• Tolyan has to step out from a window ledge to the distant fire escape ladder to "rescue" Sanya.
  • Later, and reversing that, Tolyan holds Sanya by the back of his shirt/belt from the fire escape and swings the boy over to the window (several stories above the street) to climb through it.
  • Some soldiers chase Tolyan.
  • A character chases after another character (unbeknownst to the second) and finally shoots him in the back, presumably killing him.
  • Handgun: Carried by Tolyan and put under his pillow onboard the train (where he tells Sanya to watch it for him), aimed at Katya when she surprises him, and years later Sanya still has the gun.
  • Knife: Briefly used by Sanya to threaten Tolyan who's just thrown his mother across the room.
  • Handgun: Used to shoot a man in the back, presumably killing him.
  • Phrases (in English subtitles): "Idiot," "Pissed," "Bastard(s)," "Go to hell" and "Shut up."
  • Tolyan repeatedly spins a razor blade around inside his mouth in one scene.
  • Tolyan burglarizes people's homes.
  • Tolyan throws salt into some men's eyes after they catch him cheating at playing cards, and later at a soldier chasing him.
  • None.
  • A few scenes have just a tiny bit of suspenseful music in them.
  • None.
  • (In English subtitles): At least 2 "f" words (1 used sexually), 3 damns, 2 hells, 2 asses (1 used with "hole"), 1 crap, and 1 use of "G-damn" as exclamations.
  • Tolyan and Katya presumably have sex while standing in a train hallway. Dimly lit, we briefly see the two kissing as well as him raising up her dress and briefly moving between her legs.
  • Sanya awakens to hear subdued sexual sounds coming from the bed his mother and Tolyan are sharing. We see a little movement under the sheets and hear the bed slightly squeaking and her sounds, but they stop when Sanya believes he's trying to choke her (based on her "odd" sounds coming from under the sheets).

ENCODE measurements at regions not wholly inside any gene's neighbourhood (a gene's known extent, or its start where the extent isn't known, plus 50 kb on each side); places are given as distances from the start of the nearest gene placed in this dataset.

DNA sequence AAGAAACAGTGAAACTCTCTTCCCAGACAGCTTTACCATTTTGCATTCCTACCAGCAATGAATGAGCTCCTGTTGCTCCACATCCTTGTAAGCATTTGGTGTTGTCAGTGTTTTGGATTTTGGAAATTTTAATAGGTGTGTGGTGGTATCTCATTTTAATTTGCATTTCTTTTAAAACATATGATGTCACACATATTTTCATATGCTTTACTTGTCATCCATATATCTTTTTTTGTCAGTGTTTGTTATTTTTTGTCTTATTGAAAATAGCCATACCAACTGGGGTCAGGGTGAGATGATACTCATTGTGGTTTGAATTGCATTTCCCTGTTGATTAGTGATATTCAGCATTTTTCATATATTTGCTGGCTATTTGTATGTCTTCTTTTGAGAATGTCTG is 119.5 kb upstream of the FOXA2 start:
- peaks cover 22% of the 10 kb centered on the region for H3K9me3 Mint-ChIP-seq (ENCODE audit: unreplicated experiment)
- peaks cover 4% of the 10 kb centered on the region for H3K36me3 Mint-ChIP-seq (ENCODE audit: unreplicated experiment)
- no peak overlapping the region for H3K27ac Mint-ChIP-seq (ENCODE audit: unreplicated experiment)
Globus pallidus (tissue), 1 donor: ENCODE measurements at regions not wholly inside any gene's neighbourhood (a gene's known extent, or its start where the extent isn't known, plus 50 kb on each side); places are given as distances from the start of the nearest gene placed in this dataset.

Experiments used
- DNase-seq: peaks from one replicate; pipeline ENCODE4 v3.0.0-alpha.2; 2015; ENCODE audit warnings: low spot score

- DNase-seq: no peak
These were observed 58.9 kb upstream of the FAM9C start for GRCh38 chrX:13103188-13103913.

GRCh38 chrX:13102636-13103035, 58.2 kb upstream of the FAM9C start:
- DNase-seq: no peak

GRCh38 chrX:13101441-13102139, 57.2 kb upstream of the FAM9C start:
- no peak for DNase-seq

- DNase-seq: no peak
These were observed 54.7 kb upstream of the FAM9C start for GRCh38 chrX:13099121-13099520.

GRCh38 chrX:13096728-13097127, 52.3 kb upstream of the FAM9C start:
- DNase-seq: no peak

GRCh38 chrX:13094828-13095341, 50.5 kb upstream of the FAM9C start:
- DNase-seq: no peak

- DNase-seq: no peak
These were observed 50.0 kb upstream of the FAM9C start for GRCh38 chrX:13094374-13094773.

• We briefly see Katya's bare breasts as Tolyan climbs on top of her and see her reaction as he begins having sex with her.
  • We briefly see Tolyan and Katya having sex again (with him on top and just a view from their shoulders up), and see movement and hear sounds.
  • We see many instances of male full frontal and rear nudity as Tolyan and Sanya (of whom we also see full frontal nudity) join other nude men "bathing" in a bathhouse. As Sanya looks around and then covers his genitals in shame (due to being smaller), Tolyan tells him that if he's brave, "Yours will grow too."
  • Explaining to a woman with him about Katya and Sanya, Tolyan says, "I f*cked one."
  • Tolyan smokes quite often during the movie, while a minor character smokes a few times as well.
  • As an adult narrator, Sanya comments that his father died many months before he was born. As a child, however, he occasionally has visions of his dead father as a soldier.
  • At first Sanya is resentful of Tolyan (trying to separate him and his mother from dancing), but eventually comes around to seeing the soldier/thief as a father figure.
  • Sanya sees that his mother is very sick (from a botched abortion that we don't see), and we later see workers finishing off her grave with only Sanya present, indicating that she's died.
  • Life in post WWII, Stalin controlled Russia.
  • Tolyan teaches Sanya that violence and intimidation are the keys to surviving in their world.
  • Katya dies from a botched abortion that then caused peritonitis.
  • Tolyan slightly smacks Sanya on the back of the head.
  • A group of local kids beat on Sanya who's lying on the ground.
  • Tolyan punches a man who was trying to discipline Sanya (for hitting other kids with a stick which we don't see), and then takes the man's bicycle and smashes it against a pole and jumps up and down on it (and threatens the man with further violence).
  • Tolyan has Sanya repeatedly hit and smack a larger boy who was picking on him.
  • Tolyan smacks Katya after she comments on his thievery.
  • Sanya briefly goes after another kid who tries to pick on him.
  • Tolyan throws Katya across the room where she strikes her head. Sanya then grabs a knife and threatens Tolyan, who urges the boy to attack him (and picks up the knife and gives it back to him to try again), but nothing else happens.
  • Tolyan throws salt into some men's eyes after they catch him cheating at playing cards.
  • Some soldiers chase Tolyan and finally pin him to the ground, but not before he throws salt into one of their eyes.
  • A Russian officer throws jewelry back at Katya after she attempts to bribe him with it.
  • A character chases after another character (unbeknownst to the second) and finally shoots him in the back, presumably killing him.

  • Reviewed September 2, 1998